A Coffee in Berlin
There’s a sharp commentary at the heart of writer-director Jan Ole Gerster’s debut feature, “A Coffee in Berlin” (originally titled “Oh Boy”), which swept up many of the major German film awards last year. It tells the story of Niko (Tom Schilling), a twentysomething guy who has dropped out of law school, failed to inform his father of that fact, and yet still accepts the father’s funding for the schooling that no longer exists. “A Coffee in Berlin” has some funny things to say about the “younger generation” and its prolonged adolescence, its putting-off of dealing with serious matters. With themes reminiscent of “Frances Ha,” down to its being filmed in black-and-white, “A Coffee in Berlin” presents a day or so in the life of Niko, as he careens from one absurd interaction to another, clearly floundering, but still not seeing that it is up to him to create the life he wants. Not tomorrow, but right now.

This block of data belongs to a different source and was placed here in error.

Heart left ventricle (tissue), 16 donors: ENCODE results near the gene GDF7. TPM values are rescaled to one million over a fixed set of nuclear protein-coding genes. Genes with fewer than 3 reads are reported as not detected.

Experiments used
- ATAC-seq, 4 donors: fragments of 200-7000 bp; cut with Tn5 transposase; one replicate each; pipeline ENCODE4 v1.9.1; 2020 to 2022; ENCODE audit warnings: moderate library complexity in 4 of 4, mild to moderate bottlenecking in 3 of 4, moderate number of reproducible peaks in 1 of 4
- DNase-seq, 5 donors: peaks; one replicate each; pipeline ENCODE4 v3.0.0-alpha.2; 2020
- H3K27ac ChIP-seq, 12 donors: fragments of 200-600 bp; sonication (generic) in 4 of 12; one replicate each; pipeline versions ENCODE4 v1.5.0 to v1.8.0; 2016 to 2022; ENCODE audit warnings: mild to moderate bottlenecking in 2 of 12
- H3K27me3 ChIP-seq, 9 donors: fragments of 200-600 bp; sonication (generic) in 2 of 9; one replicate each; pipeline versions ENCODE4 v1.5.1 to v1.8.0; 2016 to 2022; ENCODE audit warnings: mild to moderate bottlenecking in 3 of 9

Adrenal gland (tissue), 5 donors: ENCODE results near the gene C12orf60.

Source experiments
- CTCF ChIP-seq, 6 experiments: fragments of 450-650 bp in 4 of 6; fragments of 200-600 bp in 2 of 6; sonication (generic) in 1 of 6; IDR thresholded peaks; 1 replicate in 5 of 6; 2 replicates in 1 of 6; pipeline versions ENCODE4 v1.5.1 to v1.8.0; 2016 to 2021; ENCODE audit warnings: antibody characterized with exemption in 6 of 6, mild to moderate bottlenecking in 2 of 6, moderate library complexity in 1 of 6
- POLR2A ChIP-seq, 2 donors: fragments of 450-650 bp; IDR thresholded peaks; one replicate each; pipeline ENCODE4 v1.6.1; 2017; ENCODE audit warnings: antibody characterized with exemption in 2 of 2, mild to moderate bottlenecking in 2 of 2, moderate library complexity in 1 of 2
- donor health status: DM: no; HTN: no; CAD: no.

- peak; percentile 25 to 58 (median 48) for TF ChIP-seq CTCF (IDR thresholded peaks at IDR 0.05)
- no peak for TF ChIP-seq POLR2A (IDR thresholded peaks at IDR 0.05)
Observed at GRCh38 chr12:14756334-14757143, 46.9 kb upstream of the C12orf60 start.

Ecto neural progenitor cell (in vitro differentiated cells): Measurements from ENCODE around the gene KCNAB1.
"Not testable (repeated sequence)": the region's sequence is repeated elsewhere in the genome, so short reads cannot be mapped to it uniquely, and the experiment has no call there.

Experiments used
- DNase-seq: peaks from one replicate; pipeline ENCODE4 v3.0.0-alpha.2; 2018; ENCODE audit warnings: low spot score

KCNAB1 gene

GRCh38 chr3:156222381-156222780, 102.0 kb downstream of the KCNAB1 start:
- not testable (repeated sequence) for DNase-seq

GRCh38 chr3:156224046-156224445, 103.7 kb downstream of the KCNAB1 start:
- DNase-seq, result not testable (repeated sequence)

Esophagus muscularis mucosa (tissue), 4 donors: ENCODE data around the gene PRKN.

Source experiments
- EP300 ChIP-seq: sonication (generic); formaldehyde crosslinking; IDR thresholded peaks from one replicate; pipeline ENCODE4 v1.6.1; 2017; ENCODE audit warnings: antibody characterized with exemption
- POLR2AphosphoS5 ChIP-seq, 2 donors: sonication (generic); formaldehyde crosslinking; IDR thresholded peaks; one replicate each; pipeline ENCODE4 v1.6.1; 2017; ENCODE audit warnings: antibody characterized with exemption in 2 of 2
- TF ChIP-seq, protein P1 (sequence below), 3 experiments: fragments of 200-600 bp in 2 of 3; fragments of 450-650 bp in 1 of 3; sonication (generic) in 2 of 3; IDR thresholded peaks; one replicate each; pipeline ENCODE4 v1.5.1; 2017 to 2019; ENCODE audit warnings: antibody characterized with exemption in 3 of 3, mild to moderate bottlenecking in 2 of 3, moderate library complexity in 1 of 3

Niko is thwarted throughout the film in his quest to get a cup of coffee. The coffee machine is broken, or the vending machine is out of order, or the urn is empty, or a simple cup of coffee costs over three Euros. As “A Coffee in Berlin” goes on, the lack of coffee becomes emblematic of the feeling that the world is somehow massed against him. His relationship with his dad is horrible, his finances have been cut off, Roly Poly Julia has some potential but maybe she is as nutty as everyone else, and Niko can’t seem to get a foothold on meaning, relevance, or action. The continued running gag of no coffee gets an enormous emotional payoff in the film’s contemplative final moment.